Rashomon (play)

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Though Akira Kurosawa's film Rashomon is the most famous instance, Akutagawa's stories have also been adapted for the stage.

Source material

Ryƫnosuke Akutagawa's two short stories "Rashomon" (1915 - AKA "The Rashomon Gate") and "In a Grove" (1921 - AKA "The Cedar Grove") were famously fused and adapted as the basis for Akira Kurosawa's award-winning film Rashomon (1950), screenplay by Akutagawa and frequent collaborator Shinobu Hashimoto. In 1951 the film won an honorary International Academy Award, following the success of the film in winning a Golden Lion award at the Venice Film Festival in the same year. The Kurosawa and Hashimoto screenplay deviates from Akutagawa's original stories in a number of ways, most notably by allowing a note of hope to triumph over Akutagawa's dark pessimism.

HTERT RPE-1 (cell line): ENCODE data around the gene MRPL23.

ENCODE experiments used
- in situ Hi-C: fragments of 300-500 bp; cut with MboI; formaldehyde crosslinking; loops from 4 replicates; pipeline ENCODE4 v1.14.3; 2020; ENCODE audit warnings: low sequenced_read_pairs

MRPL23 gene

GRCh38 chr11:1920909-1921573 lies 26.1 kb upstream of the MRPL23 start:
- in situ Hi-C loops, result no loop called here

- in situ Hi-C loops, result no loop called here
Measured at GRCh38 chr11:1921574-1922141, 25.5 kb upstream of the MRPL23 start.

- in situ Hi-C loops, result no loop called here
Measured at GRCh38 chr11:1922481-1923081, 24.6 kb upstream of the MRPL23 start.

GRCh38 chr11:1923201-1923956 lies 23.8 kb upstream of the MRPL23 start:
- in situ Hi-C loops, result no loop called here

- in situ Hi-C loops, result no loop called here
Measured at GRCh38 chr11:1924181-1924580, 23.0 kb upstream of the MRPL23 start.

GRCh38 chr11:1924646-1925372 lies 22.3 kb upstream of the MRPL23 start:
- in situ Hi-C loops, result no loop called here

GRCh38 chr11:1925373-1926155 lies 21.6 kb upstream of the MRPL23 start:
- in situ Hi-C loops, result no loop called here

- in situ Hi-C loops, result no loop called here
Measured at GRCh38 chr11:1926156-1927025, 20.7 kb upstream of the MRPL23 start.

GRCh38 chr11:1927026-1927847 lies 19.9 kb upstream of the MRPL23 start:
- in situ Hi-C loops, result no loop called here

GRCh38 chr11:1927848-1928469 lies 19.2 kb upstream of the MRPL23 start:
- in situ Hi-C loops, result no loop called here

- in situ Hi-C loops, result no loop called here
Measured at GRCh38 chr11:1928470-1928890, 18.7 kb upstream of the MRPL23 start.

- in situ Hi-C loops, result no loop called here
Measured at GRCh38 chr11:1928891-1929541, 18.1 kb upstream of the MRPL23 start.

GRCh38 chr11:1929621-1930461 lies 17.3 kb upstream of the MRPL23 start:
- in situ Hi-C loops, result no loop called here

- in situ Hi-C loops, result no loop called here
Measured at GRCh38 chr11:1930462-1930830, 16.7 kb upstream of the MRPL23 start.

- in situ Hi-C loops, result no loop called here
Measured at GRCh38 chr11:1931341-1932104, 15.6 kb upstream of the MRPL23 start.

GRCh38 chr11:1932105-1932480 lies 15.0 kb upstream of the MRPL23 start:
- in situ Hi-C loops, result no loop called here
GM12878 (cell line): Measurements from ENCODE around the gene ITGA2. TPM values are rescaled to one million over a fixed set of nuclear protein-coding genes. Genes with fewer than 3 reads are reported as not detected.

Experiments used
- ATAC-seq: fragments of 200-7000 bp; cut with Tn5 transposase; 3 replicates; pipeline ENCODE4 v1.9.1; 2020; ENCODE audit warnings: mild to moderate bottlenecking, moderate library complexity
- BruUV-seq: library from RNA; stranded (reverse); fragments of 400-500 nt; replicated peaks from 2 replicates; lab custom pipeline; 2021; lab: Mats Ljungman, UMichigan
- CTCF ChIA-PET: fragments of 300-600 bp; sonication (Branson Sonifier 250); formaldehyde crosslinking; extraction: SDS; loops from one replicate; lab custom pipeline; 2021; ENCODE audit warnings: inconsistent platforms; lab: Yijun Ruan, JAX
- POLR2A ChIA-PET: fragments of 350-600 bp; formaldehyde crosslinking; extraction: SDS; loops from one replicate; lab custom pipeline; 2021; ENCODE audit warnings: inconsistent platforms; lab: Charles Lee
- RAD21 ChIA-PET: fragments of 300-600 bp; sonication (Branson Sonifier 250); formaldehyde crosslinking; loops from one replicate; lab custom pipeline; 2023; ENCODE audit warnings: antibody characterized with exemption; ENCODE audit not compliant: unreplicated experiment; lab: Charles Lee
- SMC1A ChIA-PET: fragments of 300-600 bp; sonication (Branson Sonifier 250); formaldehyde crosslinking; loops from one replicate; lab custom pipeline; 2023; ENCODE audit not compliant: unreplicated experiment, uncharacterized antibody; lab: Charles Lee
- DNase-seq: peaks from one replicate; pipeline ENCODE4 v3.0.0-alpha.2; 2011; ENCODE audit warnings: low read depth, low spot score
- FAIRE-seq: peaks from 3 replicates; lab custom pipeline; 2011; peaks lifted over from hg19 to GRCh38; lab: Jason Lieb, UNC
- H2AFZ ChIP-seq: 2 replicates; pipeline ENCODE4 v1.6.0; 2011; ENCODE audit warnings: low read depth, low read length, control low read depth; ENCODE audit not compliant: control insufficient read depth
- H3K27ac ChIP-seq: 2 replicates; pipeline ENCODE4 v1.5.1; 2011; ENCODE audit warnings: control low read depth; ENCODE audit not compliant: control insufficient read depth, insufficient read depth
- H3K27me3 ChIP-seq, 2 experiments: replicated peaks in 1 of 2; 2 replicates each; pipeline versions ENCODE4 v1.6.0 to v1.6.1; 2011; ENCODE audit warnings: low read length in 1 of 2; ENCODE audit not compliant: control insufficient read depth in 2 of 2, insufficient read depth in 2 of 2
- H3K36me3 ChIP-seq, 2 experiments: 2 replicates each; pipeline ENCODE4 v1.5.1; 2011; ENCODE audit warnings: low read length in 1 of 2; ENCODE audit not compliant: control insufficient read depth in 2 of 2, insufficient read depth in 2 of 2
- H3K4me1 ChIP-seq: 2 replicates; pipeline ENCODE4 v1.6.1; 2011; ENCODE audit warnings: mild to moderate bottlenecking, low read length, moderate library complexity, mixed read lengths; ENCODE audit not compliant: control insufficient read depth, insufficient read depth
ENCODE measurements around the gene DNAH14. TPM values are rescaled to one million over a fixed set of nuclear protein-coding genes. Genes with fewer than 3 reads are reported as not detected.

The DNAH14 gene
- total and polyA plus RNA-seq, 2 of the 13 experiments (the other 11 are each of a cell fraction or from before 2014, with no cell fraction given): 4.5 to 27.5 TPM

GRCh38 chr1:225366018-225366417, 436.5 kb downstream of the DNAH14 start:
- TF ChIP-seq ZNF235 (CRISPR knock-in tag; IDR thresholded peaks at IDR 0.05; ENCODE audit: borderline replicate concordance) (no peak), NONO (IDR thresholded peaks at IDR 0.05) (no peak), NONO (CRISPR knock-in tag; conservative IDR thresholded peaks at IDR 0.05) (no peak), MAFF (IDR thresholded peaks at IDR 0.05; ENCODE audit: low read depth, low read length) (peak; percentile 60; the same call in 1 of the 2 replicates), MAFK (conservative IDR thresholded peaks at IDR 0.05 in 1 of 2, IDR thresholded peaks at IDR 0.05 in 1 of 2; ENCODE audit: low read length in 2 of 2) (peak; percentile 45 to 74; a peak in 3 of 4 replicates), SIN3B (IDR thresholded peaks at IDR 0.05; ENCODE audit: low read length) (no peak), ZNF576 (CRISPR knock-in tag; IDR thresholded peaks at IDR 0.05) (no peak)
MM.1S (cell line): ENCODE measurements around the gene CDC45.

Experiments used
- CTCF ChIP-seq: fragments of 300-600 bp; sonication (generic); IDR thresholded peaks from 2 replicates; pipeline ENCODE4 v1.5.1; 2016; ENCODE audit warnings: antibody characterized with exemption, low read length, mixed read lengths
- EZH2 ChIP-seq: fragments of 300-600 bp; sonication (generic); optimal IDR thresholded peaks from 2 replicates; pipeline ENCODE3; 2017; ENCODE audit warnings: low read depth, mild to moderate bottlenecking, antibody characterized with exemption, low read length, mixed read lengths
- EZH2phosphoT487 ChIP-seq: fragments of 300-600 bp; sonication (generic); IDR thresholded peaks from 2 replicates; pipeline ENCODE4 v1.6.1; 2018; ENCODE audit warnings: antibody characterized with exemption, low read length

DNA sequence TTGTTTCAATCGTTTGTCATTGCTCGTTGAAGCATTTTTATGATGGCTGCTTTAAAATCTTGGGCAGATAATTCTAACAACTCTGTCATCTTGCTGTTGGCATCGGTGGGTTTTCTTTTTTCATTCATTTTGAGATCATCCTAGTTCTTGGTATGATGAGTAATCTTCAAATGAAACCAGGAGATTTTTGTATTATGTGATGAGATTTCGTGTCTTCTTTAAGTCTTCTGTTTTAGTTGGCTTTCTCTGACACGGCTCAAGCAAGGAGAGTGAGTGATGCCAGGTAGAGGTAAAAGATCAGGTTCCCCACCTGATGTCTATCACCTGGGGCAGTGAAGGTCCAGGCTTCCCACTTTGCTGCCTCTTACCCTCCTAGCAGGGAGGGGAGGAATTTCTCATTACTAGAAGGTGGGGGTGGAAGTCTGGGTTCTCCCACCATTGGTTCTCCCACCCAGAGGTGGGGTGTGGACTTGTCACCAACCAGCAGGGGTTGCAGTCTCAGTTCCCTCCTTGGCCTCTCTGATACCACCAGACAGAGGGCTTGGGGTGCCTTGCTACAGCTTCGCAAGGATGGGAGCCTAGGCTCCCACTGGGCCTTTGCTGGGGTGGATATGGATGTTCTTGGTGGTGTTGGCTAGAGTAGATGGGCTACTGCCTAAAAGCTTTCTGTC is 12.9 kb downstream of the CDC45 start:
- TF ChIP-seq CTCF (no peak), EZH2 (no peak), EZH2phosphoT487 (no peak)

Stage versions

Fay and Michael Kanin

This 1959 Broadway adaptation by Fay and Michael Kanin ran for six months (January-June) at the Music Box Theatre, New York, starring husband and wife Rod Steiger and Claire Bloom. The Kanins' production was nominated for three Tony awards; for more details see the .

The Kanins' somewhat sentimental script sticks closely to the film, including elements added by Kurosawa that do not appear in Akutagawa's original short stories. The Kanins later went on to write the film screenplay for the Western The Outrage, which also credits Akutagawa (but not Hashimoto). The Outrage was one of several Westerns based...
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